As the floor is probably just concrete onto earth there may or may not be a damp proof membrane underneath or even a damp proof course in the wall (dependent on the age and quality of the original build). check this out before you start work because even though the conversion will look great just after youve finished if you cover over the floor with carpet/ tiles/ laminate board this will stop the evaporation of water (from the ground up through the concrete and out through the non air tight garage door). if you prevent the floor from 'breathing' two things will happen, the moisture will travel up the walls and rot your nice new plasterboard filling the room with the sweet smell of mildew and secound what ever you fitted on the floor will build up moisture behind it and will also start to rot.
    bad news unless you want to dig up the concrete floor and lay a hung wooden floor with lots of ventilation i.e airbricks (like the rest of your house).
    a radiator will go some way to help the room feel like the rest of your house in the short term but will not solve the underlying problem. :thumbsdow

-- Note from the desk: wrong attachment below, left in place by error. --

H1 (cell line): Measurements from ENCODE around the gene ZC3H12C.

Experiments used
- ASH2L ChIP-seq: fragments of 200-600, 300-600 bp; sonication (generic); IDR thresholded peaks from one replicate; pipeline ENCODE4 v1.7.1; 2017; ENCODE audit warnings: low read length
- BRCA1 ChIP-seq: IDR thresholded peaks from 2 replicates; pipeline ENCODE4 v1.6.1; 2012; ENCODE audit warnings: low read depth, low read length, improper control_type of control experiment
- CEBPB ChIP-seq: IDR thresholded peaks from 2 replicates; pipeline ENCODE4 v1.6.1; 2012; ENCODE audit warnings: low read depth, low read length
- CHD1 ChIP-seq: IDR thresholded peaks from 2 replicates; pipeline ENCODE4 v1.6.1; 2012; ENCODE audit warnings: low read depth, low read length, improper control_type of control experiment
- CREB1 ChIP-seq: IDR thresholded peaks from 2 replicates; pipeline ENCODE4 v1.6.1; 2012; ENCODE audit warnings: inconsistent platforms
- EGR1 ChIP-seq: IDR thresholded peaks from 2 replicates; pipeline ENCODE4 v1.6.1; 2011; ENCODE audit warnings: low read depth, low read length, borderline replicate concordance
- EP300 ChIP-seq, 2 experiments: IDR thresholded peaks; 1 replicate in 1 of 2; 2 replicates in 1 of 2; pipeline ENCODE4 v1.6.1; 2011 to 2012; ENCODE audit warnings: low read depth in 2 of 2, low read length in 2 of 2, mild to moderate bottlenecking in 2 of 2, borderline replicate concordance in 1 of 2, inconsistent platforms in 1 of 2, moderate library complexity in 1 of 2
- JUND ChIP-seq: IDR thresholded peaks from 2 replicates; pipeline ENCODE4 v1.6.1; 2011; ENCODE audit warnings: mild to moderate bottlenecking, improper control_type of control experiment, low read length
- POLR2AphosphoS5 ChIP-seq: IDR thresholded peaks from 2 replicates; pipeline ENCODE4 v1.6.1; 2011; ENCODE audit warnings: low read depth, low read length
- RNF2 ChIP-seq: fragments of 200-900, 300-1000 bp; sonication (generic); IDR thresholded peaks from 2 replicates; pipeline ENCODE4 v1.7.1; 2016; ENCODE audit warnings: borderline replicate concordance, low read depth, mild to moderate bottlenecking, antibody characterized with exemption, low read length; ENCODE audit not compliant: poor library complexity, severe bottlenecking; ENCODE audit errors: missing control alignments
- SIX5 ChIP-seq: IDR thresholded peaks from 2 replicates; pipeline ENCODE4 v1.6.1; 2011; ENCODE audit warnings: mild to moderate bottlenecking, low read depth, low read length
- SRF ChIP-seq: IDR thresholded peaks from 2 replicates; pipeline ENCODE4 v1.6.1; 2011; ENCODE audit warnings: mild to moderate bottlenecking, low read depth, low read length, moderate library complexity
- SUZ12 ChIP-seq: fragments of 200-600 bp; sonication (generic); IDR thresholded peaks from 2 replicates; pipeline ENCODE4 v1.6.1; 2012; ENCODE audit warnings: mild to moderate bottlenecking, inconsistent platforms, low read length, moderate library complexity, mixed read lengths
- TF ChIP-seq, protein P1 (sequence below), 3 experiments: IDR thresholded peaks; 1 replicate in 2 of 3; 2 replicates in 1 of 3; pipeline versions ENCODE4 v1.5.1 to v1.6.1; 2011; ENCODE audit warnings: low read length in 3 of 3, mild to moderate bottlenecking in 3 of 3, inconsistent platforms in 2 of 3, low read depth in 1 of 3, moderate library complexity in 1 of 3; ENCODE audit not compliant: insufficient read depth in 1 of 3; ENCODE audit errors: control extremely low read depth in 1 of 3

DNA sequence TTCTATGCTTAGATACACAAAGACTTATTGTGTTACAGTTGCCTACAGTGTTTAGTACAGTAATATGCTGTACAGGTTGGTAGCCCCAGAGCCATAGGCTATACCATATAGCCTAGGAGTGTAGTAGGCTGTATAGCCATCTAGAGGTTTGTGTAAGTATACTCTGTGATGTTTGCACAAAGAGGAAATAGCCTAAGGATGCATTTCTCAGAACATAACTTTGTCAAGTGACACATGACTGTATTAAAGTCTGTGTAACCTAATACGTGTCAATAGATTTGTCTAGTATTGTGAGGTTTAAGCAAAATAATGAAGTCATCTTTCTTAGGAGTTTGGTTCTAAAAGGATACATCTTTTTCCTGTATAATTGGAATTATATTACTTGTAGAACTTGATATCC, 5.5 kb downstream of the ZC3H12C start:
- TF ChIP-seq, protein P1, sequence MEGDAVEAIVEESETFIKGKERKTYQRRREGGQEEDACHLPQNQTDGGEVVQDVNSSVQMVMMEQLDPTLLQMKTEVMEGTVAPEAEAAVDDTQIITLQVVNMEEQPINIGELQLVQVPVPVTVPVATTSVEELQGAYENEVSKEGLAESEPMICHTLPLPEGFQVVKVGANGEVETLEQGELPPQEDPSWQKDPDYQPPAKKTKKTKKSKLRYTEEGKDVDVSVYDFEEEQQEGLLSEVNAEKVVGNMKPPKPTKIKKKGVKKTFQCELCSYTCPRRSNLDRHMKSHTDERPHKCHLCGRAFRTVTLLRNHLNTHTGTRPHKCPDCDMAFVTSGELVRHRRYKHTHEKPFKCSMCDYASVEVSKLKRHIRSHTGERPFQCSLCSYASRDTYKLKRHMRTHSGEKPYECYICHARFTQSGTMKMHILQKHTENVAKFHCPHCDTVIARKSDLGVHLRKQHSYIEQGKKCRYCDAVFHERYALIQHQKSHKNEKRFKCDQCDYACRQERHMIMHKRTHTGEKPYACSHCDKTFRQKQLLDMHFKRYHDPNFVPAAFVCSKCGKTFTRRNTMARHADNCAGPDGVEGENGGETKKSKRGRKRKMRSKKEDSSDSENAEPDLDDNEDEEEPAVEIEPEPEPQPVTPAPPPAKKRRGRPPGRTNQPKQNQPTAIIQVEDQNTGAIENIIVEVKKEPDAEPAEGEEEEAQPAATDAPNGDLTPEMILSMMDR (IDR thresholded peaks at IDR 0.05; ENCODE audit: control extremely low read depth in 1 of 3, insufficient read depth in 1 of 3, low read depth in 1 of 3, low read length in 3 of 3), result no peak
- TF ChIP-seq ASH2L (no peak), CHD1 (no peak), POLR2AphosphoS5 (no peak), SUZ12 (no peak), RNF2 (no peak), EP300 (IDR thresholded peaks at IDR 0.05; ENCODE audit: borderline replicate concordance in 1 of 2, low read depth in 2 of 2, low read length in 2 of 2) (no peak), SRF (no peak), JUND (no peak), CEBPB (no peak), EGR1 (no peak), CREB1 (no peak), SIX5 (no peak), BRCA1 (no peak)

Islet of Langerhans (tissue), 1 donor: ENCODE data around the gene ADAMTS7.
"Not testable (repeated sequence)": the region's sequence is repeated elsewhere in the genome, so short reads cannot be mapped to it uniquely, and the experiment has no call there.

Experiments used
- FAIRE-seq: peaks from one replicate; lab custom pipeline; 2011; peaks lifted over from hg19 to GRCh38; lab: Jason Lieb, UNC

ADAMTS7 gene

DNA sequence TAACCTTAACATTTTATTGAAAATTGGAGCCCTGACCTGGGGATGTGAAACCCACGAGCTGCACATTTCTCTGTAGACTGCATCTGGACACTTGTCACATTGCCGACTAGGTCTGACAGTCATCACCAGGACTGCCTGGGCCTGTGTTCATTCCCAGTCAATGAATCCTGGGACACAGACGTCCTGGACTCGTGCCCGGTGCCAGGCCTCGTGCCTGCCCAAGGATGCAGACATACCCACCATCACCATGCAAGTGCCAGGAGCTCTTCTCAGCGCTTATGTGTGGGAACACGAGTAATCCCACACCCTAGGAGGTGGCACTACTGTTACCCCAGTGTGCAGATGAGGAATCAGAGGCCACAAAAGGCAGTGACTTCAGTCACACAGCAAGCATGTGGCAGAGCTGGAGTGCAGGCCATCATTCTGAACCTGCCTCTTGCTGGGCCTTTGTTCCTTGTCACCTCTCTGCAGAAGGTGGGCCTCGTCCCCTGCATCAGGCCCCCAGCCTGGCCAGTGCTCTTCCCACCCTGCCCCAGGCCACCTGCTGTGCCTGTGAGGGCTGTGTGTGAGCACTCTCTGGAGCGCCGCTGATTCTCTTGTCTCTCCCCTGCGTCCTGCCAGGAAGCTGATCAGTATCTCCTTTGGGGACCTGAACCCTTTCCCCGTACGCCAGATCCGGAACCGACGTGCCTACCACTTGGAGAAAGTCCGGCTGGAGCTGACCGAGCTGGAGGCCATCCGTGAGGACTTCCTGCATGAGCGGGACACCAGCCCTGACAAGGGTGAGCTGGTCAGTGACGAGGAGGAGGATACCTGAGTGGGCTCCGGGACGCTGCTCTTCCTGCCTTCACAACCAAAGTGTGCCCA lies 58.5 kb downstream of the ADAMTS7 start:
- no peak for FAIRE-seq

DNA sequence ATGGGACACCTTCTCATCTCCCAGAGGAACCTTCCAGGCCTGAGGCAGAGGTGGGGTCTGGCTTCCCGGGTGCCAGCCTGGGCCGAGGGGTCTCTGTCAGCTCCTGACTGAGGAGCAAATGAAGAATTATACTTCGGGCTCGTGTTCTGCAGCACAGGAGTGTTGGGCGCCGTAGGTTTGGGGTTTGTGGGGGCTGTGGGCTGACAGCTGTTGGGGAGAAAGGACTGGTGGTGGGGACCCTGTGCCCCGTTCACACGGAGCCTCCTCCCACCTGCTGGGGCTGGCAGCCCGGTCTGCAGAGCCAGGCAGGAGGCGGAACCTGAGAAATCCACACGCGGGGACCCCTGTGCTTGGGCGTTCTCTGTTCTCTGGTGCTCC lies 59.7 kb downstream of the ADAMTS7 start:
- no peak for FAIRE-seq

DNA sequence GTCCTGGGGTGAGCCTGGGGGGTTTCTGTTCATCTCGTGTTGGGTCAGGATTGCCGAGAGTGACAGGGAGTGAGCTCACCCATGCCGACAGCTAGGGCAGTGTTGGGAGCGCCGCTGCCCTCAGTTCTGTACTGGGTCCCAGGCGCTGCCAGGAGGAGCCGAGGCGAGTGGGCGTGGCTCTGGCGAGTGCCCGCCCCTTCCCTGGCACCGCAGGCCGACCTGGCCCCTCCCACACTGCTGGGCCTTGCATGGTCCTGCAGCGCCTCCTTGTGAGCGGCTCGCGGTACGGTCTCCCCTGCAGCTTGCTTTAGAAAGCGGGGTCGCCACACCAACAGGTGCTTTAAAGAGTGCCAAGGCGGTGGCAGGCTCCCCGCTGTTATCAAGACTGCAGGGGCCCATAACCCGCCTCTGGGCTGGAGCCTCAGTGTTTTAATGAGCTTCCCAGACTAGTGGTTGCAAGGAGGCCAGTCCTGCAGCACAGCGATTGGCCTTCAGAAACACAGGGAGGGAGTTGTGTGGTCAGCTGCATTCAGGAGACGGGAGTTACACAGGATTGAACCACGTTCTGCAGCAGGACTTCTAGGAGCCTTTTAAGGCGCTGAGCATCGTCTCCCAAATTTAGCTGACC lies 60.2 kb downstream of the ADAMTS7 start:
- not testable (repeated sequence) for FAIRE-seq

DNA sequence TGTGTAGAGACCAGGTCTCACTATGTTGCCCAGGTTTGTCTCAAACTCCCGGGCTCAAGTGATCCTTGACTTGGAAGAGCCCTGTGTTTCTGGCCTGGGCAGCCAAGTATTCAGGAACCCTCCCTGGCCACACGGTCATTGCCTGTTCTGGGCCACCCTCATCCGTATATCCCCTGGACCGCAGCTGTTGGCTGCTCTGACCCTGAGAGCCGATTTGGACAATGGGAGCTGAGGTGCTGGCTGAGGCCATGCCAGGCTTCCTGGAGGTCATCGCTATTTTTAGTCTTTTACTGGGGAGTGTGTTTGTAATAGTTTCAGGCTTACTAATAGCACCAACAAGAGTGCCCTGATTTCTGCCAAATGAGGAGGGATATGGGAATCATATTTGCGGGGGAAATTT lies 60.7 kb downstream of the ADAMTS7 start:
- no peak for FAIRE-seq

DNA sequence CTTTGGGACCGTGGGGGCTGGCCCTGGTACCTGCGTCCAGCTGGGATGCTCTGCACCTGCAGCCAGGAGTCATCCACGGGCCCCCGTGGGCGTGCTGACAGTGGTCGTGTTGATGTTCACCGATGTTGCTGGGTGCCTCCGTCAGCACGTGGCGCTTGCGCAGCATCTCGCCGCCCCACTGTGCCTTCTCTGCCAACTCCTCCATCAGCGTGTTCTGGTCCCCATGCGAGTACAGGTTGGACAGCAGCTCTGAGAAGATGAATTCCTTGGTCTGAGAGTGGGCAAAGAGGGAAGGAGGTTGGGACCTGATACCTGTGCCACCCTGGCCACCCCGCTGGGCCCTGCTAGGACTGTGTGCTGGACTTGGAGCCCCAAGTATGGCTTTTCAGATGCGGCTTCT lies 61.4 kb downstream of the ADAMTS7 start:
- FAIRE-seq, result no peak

7. gallus23

    gallus23
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    Okay now you've got me worried !

    I have to admit I'm not Mr D.I.Y but i was thinking of putting a DPC + instalation on the floor before building the flase wooden floor six inches or so higher than the current concrete one.

    I was also thinking of running the DPC behind the partition walls

    Do you think the best approach would be to forget the DPC on the floor and ensure it good ventiation ?

    wo:confused:
     
  8. menalaus

    menalaus
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    i dont think there should be a need to put a membrane on the floor if your going to fit air bricks in the course below the new level, all that may do would be to push the moisture out towards the walls.what state is the existing DPC in? are there areas of discoloration or salt deposite on the internal walls?

    what exactly do you mean by 'running the DPC behind the the partion wall'.
    are you planning to divide the garage with a stud wall leaving an area at the front for tools/bikes etc?
    whats the celing height going to be like if you raise the floor level by 6"?
    back to the radiator, how far away from any existing pipework is the garage?